China aiming to tame weather

National plan considered to enhance coordination

Man can conquer nature, so goes an ancient Chinese saying that highlights human power.

In a move appearing to support that saying, China plans to boost its weather intervention through a national plan.

The plan, running from 2013 to 2020, will divide the country into six regions and set up an interprovincial mechanism for weather control, Yao Zhanyu, a senior researcher of the Weather Modification Center under the China Meteorological Administration, told China Daily.

Each region will build infrastructure and a command centre for weather intervention, according to Yao.

Programs in northeastern, central and southeastern areas will be used mainly to guarantee the wheat harvest, and the northwestern programme will be for environmental protection, Yao said.

He added that the southwestern programme will focus on ensuring the operation of agriculture and hydropower, while the northern programme will be concerned with guaranteeing water supplies.

China modifies weather mainly to increase rain or snow and prevent damaging weather such as hail, fog and rainstorms. Cloud seeding is the major weather modification activity in China.

According to Yao, the northeastern region - covering Liaoning, Jilin and Heilongjiang provinces and parts of the Inner Mongolia autonomous region - was selected as a pilot area to test the coordination system after the National Development and Reform Commission approved a feasibility report in May 2012.

The report said the project will invest nearly 1.1 billion yuan (S$230 million) by 2014 to build a regional weather intervention system in northeastern China, including 12 weather intervention airplanes and ground-based facilities.

Yao said a feasibility report for the northwest started recently and the programme is expected to be launched within one year if everything goes well.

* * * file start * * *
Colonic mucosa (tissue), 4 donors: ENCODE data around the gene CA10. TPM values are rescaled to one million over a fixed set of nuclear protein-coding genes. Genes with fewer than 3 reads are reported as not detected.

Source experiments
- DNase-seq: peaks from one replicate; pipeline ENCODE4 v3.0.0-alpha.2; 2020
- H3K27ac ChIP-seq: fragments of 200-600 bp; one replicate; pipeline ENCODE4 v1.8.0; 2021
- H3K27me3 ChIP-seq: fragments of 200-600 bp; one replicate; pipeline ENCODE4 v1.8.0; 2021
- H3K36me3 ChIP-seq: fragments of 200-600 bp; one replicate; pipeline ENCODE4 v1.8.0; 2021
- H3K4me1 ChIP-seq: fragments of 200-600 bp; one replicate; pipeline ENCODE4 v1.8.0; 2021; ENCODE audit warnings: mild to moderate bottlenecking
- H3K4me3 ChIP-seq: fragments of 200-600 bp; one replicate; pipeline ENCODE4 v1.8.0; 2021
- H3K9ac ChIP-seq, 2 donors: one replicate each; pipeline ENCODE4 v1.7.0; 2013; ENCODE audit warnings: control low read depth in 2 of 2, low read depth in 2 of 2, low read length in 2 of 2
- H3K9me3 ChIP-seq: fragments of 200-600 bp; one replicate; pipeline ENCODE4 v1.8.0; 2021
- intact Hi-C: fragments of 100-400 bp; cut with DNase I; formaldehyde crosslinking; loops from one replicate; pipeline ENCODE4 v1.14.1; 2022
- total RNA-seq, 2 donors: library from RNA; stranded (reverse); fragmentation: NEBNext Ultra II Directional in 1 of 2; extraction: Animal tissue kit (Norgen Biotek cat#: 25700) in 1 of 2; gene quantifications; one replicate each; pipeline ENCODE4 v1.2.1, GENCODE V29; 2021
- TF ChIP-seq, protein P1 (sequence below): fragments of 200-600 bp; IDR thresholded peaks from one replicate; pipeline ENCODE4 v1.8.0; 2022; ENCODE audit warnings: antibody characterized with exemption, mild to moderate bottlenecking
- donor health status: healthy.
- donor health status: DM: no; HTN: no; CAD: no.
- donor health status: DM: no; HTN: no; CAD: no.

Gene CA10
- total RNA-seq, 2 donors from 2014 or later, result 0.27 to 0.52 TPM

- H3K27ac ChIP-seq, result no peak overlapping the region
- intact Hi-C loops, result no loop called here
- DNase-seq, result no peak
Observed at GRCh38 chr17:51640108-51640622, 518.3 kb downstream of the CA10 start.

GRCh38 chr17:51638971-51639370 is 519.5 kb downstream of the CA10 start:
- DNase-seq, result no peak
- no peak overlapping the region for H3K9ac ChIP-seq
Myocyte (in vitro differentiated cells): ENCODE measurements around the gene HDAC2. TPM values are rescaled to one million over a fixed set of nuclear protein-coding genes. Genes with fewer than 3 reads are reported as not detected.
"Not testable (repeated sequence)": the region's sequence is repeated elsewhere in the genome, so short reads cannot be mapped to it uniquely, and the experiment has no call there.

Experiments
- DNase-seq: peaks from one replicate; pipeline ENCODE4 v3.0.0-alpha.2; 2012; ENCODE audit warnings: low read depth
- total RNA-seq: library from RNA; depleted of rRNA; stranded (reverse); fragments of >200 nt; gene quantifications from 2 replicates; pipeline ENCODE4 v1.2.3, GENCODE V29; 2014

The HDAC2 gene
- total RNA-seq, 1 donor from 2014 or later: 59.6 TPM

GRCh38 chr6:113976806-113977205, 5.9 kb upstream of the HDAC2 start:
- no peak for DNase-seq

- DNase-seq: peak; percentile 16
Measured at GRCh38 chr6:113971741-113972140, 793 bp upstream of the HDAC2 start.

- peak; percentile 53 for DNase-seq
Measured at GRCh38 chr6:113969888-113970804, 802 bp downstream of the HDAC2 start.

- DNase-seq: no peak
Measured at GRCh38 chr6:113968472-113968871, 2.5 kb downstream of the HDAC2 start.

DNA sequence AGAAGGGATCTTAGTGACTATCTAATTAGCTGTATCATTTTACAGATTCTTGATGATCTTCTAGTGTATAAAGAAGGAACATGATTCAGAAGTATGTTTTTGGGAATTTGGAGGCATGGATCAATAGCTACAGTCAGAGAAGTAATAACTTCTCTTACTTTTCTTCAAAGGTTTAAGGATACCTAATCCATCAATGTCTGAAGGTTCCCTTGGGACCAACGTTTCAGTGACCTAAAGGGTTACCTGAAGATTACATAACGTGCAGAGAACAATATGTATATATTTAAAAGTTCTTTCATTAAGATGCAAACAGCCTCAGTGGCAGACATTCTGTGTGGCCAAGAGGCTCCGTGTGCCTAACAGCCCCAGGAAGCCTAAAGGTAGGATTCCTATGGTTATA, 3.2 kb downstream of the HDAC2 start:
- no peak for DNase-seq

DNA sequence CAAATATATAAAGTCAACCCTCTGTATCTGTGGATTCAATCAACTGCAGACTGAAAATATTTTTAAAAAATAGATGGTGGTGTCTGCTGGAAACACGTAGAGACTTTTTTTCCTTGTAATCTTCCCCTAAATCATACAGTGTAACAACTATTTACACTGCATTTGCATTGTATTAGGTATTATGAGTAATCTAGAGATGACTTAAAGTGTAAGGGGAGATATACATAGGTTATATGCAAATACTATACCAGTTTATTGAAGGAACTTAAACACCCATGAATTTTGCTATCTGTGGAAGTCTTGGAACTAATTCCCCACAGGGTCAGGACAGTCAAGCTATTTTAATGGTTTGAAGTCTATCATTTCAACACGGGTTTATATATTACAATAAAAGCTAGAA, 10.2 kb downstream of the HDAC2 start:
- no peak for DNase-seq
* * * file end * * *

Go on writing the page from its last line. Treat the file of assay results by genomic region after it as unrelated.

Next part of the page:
The northwestern area, including Gansu province, the Ningxia Hui autonomous region, the Xinjiang Uygur autonomous region and parts of Inner Mongolia, is the main source of the sandstorms in spring and autumn.

To better meet agricultural demand and relieve disasters, China plans to increase annual precipitation by 60 billion metric tons and extend the coverage of artificial hail suppression to more than 540,000 square kilometers by 2020, according to the State Council.

"Cloud seeding to coax rain can relieve agricultural drought, reserve water for lakes, cool down high temperatures and ease pollution," Yao said.

However, as cloud seeding is used on a massive scale, some critics have questioned whether there is an environmental impact as a result of manipulating the weather.

China commonly uses silver iodide, a hazardous substance and a toxic pollutant, for cloud seeding.

The country has used silver iodide to lessen the impact of periodic droughts since 1958.

But Lei Hengchi, a scientist specialising in weather intervention, said little impact would occur because the amount of chemicals in cloud seeding is too small compared with the size of the affected region.

Cloud-seeding aircraft use 200 grams to 300 grams of silver iodide during a flight. A rain-enhancement shell contains only 1 gram of silver iodide, while a rocket contains about 8 to 15 grams.

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